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What do reasonable insureds expect

Regarding what the expectations of insureds are, in Reid Crowther & Partners Ltd. v. Simcoe & Erie General Insurance Co., [1993] 1 S.C.R. 252, while not in a part of the judgment expressly referring to reasonable expectations as an interpretive tool, the Supreme Court of Canada indicated that the expectation of the insured that all liabilities would be covered is relevant when assessing whether wording is sufficiently clear to transfer risk to an insured:
 
But, it should be noted that most insureds will purchase liability insurance assuming they are covered for all liability, and not realizing there may be gaps in the coverage they have purchased.  These considerations suggest that so-called "claims-made" policies should be examined with care to determine whether, read as a whole, they clearly transfer the risk of the long-term liability in question to the insured.
(Reid Crowther & Partners Ltd. v. Simcoe & Erie General Insurance Co., [1993] 1 SCR 252).
 
It has been acknowledged that insureds may not have actively negotiated the terms of the policy and so would not have a specific expectation at all, and in that case the court should consider what an informed and reasonable person would have expected: 
 
[W]here a form contract such as an insurance policy prepared by one party is signed without negotiation by the other, or where (as in this case) the insured is simply the beneficiary under a policy negotiated by his union, the notion of the insured’s intention may be no more than a fiction.  For this reason, a court may seek to impose what it regards as a “commercially realistic” interpretation that assumes the author of the contract would have been aware of judicial authority and that the court should not create confusion on a question of law in the insurance industry without good reason.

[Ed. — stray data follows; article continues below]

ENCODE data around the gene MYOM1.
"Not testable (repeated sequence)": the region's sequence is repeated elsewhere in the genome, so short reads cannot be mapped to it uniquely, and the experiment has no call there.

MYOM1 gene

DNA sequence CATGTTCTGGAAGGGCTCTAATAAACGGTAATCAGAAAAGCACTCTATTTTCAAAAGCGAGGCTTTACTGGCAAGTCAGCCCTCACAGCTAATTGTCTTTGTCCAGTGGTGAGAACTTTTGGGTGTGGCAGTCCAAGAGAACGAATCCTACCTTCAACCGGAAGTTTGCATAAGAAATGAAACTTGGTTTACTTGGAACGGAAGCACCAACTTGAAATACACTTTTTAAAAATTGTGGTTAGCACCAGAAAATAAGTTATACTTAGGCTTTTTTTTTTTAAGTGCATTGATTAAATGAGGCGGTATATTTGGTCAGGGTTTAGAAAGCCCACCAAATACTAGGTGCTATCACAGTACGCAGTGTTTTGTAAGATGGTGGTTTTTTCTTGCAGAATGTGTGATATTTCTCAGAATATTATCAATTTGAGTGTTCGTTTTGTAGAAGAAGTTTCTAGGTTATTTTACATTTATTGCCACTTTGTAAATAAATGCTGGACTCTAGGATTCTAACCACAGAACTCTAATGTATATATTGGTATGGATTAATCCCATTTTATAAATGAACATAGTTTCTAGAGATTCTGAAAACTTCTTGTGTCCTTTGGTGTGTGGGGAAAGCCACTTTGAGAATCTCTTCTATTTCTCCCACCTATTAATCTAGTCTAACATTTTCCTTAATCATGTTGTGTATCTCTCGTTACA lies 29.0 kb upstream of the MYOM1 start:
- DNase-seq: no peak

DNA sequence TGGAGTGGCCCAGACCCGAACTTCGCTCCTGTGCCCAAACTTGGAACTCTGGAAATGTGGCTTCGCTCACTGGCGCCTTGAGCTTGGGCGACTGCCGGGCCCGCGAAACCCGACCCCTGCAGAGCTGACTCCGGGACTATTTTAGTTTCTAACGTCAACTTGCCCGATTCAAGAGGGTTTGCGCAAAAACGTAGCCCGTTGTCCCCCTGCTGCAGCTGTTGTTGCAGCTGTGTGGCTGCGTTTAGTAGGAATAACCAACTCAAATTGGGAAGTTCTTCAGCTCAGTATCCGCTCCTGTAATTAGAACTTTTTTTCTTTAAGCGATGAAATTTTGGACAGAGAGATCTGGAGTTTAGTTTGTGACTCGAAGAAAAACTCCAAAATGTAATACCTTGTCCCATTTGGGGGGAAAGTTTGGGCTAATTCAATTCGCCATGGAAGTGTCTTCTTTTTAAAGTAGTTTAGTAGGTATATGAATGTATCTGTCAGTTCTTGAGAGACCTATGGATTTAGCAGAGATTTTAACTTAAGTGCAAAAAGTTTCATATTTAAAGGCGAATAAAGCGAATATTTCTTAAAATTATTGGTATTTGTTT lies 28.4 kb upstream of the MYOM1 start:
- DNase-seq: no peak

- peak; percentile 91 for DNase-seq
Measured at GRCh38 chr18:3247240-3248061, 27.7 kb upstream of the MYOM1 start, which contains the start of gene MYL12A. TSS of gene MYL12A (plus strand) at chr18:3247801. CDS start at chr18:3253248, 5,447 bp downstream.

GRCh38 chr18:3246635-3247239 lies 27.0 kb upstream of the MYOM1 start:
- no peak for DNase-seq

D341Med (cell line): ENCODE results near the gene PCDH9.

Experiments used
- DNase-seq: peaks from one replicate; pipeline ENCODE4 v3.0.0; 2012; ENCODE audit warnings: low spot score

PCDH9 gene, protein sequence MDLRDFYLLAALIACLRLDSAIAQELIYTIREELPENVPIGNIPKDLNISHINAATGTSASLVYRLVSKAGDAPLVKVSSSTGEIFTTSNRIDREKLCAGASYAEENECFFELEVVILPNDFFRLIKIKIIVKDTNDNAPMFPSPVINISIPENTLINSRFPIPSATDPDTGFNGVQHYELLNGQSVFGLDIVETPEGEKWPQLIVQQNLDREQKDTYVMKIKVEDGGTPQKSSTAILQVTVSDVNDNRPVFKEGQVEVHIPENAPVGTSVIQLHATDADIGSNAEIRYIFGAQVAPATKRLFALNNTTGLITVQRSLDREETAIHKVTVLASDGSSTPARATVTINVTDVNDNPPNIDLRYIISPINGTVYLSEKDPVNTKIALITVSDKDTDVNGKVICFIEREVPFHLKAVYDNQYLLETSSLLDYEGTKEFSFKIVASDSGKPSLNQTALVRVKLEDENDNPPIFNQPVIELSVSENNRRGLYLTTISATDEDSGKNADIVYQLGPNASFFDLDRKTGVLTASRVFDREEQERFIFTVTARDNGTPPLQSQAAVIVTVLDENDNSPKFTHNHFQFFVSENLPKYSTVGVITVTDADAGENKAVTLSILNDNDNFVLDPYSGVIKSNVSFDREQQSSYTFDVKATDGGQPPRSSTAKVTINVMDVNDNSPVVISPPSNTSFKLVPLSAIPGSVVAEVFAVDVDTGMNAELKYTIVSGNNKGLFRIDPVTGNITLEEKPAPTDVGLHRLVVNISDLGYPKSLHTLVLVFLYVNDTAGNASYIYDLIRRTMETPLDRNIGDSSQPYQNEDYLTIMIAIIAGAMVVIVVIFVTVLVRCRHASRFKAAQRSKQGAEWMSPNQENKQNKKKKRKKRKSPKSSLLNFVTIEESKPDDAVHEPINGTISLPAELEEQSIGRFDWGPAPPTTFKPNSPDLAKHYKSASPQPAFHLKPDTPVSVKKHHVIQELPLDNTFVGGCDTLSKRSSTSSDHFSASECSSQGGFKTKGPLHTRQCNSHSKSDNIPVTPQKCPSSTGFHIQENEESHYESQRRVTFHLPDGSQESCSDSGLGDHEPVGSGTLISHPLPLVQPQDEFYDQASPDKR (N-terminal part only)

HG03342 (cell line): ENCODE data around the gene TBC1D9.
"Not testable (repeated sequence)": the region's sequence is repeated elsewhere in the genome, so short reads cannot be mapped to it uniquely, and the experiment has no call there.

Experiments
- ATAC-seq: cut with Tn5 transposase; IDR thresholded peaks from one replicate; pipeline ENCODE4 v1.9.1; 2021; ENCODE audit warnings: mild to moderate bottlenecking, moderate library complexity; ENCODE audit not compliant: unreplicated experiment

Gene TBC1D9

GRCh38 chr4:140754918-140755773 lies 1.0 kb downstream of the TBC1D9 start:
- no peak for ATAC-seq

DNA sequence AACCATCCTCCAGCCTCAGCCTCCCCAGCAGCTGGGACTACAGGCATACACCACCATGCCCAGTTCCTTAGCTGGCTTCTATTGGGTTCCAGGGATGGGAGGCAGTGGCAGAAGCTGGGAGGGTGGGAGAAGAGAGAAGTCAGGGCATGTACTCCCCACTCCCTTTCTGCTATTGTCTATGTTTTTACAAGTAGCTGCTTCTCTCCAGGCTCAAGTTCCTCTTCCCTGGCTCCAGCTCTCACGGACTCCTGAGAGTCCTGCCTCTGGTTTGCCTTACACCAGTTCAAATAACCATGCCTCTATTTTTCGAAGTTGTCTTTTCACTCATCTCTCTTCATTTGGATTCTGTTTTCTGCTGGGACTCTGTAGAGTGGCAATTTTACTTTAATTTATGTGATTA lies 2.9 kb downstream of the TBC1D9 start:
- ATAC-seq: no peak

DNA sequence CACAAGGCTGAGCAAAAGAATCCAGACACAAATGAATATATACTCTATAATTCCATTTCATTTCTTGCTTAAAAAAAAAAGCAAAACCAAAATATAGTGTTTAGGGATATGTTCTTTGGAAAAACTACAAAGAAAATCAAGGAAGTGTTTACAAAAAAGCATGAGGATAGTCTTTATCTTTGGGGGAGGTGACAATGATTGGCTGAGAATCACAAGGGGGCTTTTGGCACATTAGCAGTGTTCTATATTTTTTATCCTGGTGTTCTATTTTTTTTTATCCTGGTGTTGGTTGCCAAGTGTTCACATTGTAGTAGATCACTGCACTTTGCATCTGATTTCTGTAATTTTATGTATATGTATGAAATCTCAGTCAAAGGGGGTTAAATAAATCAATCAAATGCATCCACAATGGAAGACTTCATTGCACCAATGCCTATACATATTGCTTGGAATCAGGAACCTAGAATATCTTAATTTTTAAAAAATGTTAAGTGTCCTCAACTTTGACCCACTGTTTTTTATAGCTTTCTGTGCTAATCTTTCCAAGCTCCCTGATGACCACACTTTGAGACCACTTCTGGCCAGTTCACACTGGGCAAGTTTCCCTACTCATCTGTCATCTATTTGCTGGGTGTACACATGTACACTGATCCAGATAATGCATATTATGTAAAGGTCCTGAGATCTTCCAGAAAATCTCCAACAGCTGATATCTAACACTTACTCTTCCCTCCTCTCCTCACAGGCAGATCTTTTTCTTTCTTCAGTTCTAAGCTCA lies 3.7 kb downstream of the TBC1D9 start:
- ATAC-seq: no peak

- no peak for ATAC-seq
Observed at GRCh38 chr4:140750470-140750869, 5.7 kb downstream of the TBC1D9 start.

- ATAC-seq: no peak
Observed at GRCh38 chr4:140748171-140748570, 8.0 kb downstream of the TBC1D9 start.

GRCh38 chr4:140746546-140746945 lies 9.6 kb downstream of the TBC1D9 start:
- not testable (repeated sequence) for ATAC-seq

(Gibbens v. Co-operators Life Insurance Company, 2008 BCCA 153).
 
Other cases have confirmed that the “expectation” considered is that of a reasonable person i.e. it is not the actual subjective expectation of the insured in question, but is the expectation of an objectively reasonable person in the position of the insured:
 
[I]t is difficult to understand how an insured could have a reasonable expectation of what loss may be covered if she has not read the policy. Moreover, the trial judge’s finding that, had she read it, Ms. Turpin may have found the policy difficult to understand is speculative and irrelevant, in that the test for the reasonableness of her expectations is objective.
(Turpin v. The Manufacturers Life Insurance Company, 2013 BCCA 282 at para. 45).

 

 
This book was written by Michael Dew, a Vancouver lawyer who practices civil litigation, including representing persons who have been denied coverage under property insurance policies, or liability insurance policies. If you have been denied insurance coverage and require assistance with making a claim against your insurer call Michael at 604 895 3160.